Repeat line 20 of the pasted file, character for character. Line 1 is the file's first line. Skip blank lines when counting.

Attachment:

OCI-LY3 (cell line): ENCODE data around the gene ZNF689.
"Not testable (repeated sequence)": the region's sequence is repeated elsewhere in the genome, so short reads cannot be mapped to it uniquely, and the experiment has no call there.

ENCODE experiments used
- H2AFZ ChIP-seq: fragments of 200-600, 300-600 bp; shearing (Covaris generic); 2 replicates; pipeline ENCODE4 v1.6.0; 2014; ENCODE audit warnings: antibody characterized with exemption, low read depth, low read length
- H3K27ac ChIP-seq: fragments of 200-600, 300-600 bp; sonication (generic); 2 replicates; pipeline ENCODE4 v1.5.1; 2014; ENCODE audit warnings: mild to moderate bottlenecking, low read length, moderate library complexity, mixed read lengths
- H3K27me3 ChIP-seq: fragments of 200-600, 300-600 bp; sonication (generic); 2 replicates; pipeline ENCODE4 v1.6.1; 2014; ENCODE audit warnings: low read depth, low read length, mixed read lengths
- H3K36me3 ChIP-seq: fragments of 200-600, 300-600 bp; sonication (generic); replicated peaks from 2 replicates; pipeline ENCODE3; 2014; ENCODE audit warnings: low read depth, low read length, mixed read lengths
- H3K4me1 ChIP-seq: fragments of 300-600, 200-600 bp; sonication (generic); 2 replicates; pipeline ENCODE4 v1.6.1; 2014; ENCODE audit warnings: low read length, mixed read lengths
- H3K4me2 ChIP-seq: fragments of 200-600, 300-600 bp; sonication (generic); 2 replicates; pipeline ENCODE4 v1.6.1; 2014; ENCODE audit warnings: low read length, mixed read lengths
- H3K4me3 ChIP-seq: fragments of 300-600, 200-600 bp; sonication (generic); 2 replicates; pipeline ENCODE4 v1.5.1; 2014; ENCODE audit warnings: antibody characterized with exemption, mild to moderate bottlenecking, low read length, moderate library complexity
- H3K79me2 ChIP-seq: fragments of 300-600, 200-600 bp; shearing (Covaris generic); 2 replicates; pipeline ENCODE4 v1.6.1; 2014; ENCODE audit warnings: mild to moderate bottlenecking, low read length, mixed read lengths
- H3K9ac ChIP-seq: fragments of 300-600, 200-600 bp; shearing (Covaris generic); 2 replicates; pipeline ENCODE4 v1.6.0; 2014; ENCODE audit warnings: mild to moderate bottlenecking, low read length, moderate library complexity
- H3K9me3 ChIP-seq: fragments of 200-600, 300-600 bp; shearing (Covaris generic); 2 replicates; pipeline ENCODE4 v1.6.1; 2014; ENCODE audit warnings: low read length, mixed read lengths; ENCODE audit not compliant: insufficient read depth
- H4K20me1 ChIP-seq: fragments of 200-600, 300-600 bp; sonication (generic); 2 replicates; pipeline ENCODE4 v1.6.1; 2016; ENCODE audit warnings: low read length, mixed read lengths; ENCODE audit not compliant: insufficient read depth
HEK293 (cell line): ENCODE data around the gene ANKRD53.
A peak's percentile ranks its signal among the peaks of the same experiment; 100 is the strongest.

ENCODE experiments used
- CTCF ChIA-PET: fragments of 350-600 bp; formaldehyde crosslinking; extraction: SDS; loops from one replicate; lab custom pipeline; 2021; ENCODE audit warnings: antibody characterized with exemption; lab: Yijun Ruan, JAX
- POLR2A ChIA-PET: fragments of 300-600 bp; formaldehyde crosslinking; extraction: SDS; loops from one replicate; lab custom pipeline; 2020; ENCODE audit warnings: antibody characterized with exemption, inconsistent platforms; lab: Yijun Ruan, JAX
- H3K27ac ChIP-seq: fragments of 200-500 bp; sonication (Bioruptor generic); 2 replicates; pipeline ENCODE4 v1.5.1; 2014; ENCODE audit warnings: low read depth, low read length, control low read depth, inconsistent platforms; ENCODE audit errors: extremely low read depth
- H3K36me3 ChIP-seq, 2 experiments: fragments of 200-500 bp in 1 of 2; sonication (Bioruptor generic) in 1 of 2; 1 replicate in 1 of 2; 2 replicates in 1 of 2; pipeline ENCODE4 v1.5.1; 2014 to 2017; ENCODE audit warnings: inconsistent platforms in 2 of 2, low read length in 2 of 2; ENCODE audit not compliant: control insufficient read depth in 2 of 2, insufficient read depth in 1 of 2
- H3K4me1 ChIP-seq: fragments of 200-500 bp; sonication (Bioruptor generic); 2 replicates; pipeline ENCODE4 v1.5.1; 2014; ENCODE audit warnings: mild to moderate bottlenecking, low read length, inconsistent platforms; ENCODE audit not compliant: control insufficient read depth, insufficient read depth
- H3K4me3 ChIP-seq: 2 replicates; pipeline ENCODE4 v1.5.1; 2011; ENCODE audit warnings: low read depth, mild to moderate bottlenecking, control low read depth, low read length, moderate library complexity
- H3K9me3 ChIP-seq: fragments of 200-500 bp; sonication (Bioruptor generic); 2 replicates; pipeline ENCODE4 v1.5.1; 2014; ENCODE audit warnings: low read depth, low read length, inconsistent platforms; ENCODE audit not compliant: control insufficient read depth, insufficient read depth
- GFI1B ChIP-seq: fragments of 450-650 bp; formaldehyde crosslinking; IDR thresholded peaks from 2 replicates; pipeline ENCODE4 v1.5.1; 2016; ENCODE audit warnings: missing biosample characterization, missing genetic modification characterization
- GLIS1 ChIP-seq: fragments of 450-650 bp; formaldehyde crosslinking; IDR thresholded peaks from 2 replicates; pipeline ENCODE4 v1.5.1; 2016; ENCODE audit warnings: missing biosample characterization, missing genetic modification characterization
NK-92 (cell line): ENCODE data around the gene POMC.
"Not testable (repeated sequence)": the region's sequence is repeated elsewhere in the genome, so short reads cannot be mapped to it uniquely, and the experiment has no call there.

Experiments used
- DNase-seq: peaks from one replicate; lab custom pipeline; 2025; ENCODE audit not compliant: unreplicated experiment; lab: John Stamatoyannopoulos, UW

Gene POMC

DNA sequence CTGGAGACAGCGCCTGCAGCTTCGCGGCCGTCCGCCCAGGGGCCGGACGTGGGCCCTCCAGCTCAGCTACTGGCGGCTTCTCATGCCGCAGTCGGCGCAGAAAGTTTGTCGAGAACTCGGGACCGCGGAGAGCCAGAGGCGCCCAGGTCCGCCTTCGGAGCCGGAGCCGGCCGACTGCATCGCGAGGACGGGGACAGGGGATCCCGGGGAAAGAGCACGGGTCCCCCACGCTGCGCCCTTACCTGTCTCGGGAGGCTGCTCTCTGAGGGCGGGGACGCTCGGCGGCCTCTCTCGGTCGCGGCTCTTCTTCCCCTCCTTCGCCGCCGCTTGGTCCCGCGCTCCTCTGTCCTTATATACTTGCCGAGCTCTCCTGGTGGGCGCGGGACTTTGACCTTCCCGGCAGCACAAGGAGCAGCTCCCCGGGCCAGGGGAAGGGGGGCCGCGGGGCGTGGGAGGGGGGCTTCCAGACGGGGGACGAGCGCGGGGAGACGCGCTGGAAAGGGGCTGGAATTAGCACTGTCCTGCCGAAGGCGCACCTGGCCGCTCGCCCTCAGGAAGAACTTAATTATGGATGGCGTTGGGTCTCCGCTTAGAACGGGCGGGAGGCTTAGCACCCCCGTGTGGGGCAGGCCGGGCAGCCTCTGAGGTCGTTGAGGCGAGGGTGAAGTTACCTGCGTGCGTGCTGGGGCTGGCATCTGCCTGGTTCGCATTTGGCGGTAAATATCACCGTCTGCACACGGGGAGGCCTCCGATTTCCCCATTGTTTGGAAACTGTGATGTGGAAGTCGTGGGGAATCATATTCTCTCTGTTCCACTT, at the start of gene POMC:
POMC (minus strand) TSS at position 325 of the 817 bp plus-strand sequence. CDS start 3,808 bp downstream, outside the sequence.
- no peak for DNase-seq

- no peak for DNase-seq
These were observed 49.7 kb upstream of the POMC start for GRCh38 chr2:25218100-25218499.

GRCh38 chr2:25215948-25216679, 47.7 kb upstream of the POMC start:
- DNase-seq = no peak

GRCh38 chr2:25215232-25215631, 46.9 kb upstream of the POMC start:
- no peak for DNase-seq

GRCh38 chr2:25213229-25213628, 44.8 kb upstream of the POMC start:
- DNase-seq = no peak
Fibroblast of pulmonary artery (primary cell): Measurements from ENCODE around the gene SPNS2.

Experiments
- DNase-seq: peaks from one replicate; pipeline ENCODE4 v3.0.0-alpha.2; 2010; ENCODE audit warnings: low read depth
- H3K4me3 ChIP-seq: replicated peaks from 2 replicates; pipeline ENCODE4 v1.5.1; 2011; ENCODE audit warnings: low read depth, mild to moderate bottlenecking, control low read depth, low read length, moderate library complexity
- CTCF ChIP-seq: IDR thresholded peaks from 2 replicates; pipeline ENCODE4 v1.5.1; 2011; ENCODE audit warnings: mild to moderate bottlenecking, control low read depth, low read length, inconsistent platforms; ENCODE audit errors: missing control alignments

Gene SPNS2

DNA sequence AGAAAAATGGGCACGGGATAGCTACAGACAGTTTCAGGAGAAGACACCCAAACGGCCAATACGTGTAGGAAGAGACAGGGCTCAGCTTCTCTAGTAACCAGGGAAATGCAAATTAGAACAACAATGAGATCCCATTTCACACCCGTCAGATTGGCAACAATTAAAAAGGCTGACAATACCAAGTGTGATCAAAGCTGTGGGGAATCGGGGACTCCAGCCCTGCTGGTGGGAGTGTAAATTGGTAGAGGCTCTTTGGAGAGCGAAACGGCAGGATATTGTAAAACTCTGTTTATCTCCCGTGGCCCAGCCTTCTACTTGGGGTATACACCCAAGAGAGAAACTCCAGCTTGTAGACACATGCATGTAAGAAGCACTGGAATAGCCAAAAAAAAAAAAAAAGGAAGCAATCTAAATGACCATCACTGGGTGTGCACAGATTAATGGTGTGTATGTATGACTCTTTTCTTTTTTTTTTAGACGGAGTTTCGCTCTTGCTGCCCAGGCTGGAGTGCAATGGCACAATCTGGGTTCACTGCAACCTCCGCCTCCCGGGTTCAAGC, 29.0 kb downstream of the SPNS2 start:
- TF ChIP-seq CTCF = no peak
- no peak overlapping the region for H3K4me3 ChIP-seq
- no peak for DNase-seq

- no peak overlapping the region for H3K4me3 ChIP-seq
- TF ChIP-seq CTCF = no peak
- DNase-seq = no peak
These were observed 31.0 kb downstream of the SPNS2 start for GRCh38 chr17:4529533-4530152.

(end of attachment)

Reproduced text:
- H3K27ac ChIP-seq: fragments of 200-500 bp; sonication (Bioruptor generic); 2 replicates; pipeline ENCODE4 v1.5.1; 2014; ENCODE audit warnings: low read depth, low read length, control low read depth, inconsistent platforms; ENCODE audit errors: extremely low read depth